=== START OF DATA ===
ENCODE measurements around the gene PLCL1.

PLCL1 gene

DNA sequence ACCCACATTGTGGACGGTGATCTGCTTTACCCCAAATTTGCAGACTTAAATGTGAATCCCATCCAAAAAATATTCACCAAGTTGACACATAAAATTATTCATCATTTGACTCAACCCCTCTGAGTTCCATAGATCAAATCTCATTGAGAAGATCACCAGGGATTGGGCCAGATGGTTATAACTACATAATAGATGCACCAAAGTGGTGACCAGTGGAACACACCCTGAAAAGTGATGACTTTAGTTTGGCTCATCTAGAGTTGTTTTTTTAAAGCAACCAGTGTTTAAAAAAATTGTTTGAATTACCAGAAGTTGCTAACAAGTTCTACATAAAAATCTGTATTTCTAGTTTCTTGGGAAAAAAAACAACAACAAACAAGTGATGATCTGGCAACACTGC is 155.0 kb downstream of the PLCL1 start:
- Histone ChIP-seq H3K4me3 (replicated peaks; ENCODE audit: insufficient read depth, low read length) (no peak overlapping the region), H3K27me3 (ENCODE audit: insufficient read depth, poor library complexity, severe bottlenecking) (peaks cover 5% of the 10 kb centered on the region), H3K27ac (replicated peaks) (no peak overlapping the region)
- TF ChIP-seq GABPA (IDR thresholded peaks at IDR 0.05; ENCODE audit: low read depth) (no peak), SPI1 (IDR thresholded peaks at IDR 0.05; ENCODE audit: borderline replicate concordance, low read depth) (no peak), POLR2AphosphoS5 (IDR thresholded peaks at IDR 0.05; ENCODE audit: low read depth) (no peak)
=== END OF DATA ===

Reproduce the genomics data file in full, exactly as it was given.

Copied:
ENCODE measurements around the gene PLCL1.

PLCL1 gene

DNA sequence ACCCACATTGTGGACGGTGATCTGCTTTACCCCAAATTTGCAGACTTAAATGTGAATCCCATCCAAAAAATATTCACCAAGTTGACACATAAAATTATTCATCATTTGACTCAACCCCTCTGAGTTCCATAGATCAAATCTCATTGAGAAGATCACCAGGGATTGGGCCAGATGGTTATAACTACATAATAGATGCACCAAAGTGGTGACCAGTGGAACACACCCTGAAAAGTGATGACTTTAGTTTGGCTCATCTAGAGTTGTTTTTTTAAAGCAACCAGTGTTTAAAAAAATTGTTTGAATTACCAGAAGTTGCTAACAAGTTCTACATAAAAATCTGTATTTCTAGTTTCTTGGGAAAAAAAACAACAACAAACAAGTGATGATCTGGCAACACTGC is 155.0 kb downstream of the PLCL1 start:
- Histone ChIP-seq H3K4me3 (replicated peaks; ENCODE audit: insufficient read depth, low read length) (no peak overlapping the region), H3K27me3 (ENCODE audit: insufficient read depth, poor library complexity, severe bottlenecking) (peaks cover 5% of the 10 kb centered on the region), H3K27ac (replicated peaks) (no peak overlapping the region)
- TF ChIP-seq GABPA (IDR thresholded peaks at IDR 0.05; ENCODE audit: low read depth) (no peak), SPI1 (IDR thresholded peaks at IDR 0.05; ENCODE audit: borderline replicate concordance, low read depth) (no peak), POLR2AphosphoS5 (IDR thresholded peaks at IDR 0.05; ENCODE audit: low read depth) (no peak)